A new five-year strategy for acquiring and managing Indigenous land in Australia has been released by the Indigenous Land Corporation.
The new National Indigenous Land Strategy (NILS) 2007-2012 will again focus strongly on acquisitions and projects which can generate and support employment, training and education opportunities for Indigenous people, according to ILC Chairperson Shirley McPherson.
“The ILC believes Indigenous land ownership is important but it should also deliver education, employment and training outcomes,” Ms. McPherson said.
“The ILC Board recognises the importance of a core education to the future of Indigenous youth and that the current education outcomes for those living in rural and remote areas can be limited by a lack of education facilities.
“Under the new NILS, the ILC will collaborate with Australian, State and Territory Government agencies to acquire or develop boarding facilities in regional centres to help Indigenous youth access the education they deserve.
“The ILC has increasingly tailored its programs to specify in greater detail what benefits people hope to achieve in acquiring land.
“The NILS has four main categories – Economic, Social, Cultural and Environmental – under which land can be bought and we go through all applications to test that real benefits will be delivered and that the planned use of land is sustainable.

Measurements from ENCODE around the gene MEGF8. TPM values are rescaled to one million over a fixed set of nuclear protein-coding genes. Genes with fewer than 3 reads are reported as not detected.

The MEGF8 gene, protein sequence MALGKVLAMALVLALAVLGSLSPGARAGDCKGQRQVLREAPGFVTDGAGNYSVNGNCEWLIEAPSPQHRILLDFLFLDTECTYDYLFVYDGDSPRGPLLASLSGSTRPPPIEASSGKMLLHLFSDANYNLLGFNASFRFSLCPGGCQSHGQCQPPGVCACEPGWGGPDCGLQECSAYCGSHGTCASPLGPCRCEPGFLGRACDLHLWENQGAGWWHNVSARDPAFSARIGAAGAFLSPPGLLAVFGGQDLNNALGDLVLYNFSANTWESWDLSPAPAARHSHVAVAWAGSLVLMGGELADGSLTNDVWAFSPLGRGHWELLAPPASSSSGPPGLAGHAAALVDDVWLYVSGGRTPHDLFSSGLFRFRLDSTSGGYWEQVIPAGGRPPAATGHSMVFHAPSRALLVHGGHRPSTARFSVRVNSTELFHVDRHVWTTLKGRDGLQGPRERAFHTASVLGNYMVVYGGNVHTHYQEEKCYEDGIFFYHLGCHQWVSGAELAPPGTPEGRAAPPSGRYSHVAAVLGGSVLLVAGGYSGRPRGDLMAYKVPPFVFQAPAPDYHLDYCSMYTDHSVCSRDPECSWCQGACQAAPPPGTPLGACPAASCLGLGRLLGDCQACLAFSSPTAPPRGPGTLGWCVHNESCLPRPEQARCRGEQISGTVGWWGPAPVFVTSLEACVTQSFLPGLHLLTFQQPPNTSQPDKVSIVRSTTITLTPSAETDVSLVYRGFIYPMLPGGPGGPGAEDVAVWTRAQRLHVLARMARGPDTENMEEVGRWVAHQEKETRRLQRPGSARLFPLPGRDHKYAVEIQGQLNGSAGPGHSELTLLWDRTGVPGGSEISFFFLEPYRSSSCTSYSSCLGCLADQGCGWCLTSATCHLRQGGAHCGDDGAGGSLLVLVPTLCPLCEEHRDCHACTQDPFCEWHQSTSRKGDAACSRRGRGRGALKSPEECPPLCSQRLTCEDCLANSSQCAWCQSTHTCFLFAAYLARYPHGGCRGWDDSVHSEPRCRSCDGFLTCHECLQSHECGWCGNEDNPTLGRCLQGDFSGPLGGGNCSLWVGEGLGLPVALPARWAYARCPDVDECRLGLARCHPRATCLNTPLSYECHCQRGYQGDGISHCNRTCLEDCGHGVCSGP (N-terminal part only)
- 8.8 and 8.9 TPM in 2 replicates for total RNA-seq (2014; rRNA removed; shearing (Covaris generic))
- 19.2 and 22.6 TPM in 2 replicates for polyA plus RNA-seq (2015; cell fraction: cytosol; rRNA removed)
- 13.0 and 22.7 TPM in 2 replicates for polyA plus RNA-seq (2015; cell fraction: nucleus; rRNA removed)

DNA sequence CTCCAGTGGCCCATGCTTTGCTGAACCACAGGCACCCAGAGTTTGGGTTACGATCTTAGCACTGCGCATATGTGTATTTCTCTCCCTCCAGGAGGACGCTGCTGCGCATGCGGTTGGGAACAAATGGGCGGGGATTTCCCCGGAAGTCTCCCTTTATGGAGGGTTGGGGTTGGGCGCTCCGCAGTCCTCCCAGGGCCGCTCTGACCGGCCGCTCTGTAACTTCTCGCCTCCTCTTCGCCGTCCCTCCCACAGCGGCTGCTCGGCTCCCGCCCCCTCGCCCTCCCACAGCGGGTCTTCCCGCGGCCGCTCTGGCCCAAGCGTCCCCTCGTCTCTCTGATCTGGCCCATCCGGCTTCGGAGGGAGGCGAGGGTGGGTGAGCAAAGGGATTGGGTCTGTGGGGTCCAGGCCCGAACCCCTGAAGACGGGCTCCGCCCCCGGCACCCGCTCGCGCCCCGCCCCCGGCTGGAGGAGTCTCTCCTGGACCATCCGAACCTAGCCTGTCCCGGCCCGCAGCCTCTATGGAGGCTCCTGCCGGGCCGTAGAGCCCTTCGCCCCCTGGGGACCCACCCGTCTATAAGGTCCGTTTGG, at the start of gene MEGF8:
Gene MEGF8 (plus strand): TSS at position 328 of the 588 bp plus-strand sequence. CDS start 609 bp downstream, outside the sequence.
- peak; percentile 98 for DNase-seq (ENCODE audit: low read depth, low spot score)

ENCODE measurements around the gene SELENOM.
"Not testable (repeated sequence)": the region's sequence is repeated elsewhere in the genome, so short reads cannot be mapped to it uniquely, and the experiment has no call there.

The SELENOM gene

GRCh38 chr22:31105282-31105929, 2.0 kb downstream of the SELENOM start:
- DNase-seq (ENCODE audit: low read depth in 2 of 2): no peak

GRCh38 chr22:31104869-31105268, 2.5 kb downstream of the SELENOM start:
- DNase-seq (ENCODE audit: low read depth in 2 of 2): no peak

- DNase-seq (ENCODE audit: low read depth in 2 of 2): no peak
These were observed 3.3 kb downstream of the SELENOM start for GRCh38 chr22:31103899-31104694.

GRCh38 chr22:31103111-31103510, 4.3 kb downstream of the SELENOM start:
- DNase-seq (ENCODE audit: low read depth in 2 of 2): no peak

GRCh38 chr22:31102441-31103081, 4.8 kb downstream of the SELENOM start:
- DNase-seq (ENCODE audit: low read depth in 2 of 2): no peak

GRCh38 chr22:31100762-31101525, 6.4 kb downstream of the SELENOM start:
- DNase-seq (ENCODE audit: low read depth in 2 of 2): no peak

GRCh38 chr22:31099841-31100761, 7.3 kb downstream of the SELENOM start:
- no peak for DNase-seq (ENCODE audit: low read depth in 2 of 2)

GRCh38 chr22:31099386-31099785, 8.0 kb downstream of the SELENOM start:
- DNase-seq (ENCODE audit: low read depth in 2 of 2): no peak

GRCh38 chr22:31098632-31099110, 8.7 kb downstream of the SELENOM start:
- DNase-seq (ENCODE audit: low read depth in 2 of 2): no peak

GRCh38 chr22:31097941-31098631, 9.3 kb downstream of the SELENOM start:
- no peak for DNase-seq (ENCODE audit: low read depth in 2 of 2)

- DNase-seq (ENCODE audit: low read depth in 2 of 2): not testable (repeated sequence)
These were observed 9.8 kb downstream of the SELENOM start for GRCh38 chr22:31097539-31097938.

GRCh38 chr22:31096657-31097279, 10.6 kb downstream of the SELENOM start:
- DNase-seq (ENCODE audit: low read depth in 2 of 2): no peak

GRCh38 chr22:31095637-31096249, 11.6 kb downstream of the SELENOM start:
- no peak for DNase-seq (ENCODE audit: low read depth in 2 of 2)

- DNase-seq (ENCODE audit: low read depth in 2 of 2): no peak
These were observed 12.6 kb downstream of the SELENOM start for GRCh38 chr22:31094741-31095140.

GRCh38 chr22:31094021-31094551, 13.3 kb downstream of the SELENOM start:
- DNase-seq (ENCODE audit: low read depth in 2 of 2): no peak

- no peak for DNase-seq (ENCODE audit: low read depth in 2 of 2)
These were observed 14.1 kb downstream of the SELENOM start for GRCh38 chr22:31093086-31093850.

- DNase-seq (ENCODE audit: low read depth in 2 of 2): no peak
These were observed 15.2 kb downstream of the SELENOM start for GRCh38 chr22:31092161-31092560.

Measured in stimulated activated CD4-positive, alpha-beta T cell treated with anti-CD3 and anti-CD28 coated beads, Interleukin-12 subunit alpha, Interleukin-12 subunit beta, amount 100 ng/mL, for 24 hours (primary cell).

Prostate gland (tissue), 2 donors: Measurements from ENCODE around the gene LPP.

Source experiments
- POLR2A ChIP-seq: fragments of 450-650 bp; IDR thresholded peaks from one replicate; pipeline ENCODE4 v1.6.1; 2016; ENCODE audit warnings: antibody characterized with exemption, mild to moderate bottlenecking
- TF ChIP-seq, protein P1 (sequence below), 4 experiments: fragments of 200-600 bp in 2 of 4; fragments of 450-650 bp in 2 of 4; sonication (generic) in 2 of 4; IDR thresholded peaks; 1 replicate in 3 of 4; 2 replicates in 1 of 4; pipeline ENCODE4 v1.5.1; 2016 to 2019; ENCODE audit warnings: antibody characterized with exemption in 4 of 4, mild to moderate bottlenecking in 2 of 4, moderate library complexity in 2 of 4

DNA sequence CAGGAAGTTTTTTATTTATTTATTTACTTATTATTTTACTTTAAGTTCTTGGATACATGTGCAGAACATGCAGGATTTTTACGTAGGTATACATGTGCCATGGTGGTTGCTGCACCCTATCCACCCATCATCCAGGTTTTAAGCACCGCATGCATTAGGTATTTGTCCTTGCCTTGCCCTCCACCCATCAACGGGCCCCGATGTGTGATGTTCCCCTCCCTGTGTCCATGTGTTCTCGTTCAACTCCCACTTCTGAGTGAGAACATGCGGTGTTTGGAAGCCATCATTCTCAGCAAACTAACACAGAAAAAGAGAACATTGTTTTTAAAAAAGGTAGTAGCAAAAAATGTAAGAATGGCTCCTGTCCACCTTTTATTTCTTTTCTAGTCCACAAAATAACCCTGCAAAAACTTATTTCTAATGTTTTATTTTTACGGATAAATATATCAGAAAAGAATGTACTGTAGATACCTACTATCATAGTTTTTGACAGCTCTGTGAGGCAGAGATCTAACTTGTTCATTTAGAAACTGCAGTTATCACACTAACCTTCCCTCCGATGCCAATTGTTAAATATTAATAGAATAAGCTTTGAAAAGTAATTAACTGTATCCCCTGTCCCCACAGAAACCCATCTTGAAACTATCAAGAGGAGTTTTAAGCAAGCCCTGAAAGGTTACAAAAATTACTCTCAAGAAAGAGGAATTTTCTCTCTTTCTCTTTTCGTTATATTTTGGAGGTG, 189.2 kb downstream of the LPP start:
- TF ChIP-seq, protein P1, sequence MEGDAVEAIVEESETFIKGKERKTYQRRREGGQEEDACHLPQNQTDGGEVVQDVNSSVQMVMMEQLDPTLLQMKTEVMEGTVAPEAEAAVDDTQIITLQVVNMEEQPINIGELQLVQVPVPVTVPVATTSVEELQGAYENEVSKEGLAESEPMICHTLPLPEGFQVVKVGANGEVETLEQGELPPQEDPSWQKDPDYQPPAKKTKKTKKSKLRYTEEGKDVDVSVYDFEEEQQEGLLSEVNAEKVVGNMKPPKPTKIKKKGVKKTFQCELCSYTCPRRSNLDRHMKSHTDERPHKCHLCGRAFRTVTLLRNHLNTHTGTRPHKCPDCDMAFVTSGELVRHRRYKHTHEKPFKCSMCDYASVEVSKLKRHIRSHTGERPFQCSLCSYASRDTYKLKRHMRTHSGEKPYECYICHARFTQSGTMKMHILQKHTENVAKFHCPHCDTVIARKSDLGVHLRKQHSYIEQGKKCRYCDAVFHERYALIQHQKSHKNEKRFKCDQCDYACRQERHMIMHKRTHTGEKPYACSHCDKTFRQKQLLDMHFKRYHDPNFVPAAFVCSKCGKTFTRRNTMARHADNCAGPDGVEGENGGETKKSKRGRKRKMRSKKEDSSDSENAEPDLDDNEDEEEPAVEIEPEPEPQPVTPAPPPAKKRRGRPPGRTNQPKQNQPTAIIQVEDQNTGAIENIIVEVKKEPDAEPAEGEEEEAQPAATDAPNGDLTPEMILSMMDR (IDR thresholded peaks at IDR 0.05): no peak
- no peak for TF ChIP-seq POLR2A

“If applications cannot meet those basic criteria they will not be supported by the ILC and we make no apologies for applying a rigorous test to applications because buying land and then having no plan on how that land will deliver benefits and how ongoing land ownership costs will be met, is a waste of time for everyone.
“In rural and remote communities the ILC believes the pastoral and tourism industries offer significant opportunities to deliver jobs, training and education and boost Indigenous economic development over the next five years.
“The existing application-based system did not always generate these kinds of projects so the new NILS builds on the ILC’s ability to generate strategic projects in its own right where economic development, employment, training and education are key outcomes.
“A multi-million dollar tourism operation and training facility at Home Valley Station in the WA East Kimberly and a $30 million redevelopment of the old Redfern Public School into a National Indigenous Development Centre catering for up to 5,000 yoiung people each year, are examples of this new strategic approach,” Ms. McPherson said.
Enquiries: Eric Roberts on 0417 818482